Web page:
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Change Sponsorship Best Practices: Effective Launch Strategy

Change Sponsorship Best Practices: Effective Launch Strategy

The moment you take on the mantle of change sponsor for a priority change initiative, especially one that requires a breakthrough result, your attention must go to how to launch your effort so that it will be understood, create momentum, and have the viability to be successful from start to finish. This requires an effective launch strategy.

Most leaders think that launch entails only a good kick-off communication—the big announcement, or the in-depth PowerPoint presentation that often misses the mark of engaging and compelling your leaders, project team, and stakeholders to want to move it ahead. Launch needs to build the momentum and infrastructure for success. This is the moment where you set the foundation for what the desired breakthrough will require—of the organization, its leaders, and you, the change sponsor. 

Sponsor-level Launch Objectives 

Getting a project off the ground takes a lot of good planning and attention. Most of this will be done by the project leader you name to run the effort. However, there are key things that you as project sponsor need to help shape, participate in, and ensure they occur. The objectives for your launch include: 

  • Build a “fertile emotional environment” for your transformational project. You may need to support your stakeholders to vent past upsets with change, and to turn their concerns into a sense of possibility and hope for a better future. This will create their buy-in. You may encounter cynicism; acknowledge it, and share your own concerns and aspirations for this transformation to be different, with everyone’s help. 

Launch Decisions 

Launch involves determining and aligning on the following decisions, at least in an initial version, as any of them might change when more information comes to light. As executive sponsor, your role is to ensure this work happens in ways that are realistic and workable given all the dynamics at play in the organization. Typically, you and your Change Process Leader or Project Leader will do this together, but you should not abdicate this work.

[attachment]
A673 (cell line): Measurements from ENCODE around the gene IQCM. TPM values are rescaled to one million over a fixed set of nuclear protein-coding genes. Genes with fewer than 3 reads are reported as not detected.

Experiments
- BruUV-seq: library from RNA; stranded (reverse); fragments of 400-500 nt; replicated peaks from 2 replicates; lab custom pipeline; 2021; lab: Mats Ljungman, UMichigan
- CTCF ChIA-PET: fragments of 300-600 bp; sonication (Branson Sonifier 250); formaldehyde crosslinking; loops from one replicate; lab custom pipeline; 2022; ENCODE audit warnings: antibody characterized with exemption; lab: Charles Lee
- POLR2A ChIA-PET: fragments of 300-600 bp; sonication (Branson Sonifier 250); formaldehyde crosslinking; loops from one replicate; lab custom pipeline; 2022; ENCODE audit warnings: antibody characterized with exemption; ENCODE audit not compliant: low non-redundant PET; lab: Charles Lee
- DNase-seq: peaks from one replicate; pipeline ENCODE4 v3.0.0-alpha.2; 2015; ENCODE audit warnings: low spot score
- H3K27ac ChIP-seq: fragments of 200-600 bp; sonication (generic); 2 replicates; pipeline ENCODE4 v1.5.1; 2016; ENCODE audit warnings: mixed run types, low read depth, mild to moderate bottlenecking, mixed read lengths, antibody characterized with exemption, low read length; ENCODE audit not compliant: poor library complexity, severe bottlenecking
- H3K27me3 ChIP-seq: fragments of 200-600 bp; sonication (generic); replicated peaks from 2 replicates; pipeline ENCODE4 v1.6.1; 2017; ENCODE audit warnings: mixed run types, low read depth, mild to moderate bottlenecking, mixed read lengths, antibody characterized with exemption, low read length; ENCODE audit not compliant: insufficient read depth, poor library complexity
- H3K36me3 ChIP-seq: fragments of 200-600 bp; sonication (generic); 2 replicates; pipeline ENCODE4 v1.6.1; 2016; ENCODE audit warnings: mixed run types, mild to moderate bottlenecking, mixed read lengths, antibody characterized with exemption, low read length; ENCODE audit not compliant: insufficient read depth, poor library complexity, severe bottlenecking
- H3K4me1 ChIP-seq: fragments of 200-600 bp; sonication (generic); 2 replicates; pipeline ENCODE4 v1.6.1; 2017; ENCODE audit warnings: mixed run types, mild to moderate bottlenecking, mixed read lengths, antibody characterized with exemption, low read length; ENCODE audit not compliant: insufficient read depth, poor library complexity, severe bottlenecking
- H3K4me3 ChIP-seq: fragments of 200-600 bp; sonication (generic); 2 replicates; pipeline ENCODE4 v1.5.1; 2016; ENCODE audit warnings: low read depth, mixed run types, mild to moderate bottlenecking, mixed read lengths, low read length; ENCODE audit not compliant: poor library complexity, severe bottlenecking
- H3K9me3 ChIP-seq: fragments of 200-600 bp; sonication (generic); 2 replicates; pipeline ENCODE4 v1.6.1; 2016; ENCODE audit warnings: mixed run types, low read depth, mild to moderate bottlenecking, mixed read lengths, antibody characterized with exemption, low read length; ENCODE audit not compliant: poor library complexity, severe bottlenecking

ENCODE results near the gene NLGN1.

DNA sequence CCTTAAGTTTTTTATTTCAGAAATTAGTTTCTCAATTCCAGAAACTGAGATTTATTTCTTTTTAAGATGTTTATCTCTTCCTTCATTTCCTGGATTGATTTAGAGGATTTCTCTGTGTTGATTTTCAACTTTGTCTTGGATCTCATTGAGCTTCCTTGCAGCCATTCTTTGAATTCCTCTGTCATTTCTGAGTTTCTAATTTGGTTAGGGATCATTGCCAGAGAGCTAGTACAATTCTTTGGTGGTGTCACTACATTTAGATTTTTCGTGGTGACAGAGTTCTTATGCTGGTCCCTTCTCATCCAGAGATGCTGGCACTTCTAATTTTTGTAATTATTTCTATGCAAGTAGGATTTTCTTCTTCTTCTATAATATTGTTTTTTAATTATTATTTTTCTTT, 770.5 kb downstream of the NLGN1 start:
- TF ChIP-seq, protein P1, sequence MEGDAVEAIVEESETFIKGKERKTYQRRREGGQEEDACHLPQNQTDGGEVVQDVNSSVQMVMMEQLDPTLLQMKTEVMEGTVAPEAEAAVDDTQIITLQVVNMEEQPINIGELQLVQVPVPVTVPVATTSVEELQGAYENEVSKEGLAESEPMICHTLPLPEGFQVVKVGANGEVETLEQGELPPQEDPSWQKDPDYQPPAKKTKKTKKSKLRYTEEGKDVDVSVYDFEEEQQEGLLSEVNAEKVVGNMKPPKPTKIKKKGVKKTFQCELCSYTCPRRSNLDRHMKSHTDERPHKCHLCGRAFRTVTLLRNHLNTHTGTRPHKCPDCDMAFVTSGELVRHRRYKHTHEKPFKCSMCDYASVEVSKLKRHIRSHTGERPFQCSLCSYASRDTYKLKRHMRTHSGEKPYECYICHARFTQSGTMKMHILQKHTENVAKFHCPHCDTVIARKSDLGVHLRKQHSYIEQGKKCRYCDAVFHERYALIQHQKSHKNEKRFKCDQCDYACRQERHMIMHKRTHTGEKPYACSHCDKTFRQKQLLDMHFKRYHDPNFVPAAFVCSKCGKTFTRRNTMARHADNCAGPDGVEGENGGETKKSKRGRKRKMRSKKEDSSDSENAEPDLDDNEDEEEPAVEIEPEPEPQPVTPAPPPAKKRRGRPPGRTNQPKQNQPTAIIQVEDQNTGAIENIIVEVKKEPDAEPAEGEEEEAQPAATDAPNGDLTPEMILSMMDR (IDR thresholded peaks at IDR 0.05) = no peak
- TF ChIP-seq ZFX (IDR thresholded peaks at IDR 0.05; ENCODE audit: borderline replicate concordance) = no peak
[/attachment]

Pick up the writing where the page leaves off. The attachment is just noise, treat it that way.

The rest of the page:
• Initial rationale and purpose for changing: What are the real reasons for this change, both the need or threat, and the opportunity it presents?  Consider what will be most compelling to the people who must support and make the change happen. 
  • Initial direction and project outcome: Desired business benefits (value proposition) including but beyond the metrics; your vision for a new reality once it is done; your breakthrough—in organization, service, culture, mindset! 
  • Change Leadership roles (Change Leadership Team and its members, Change Process Leader, Project Manager and team, Initiative Leads/Workstream leads, change consultants, all with assured capacity). 

Invest the Time to Ensure Success 

We outline this work because time has shown us that its absence leads to project failure or rework, which is both costly and frustrating to sponsors. This is up-front work. Invest the time to get it organized early so your project stands on the strongest footing for success and your breakthrough has the greatest chance of happening. 

 

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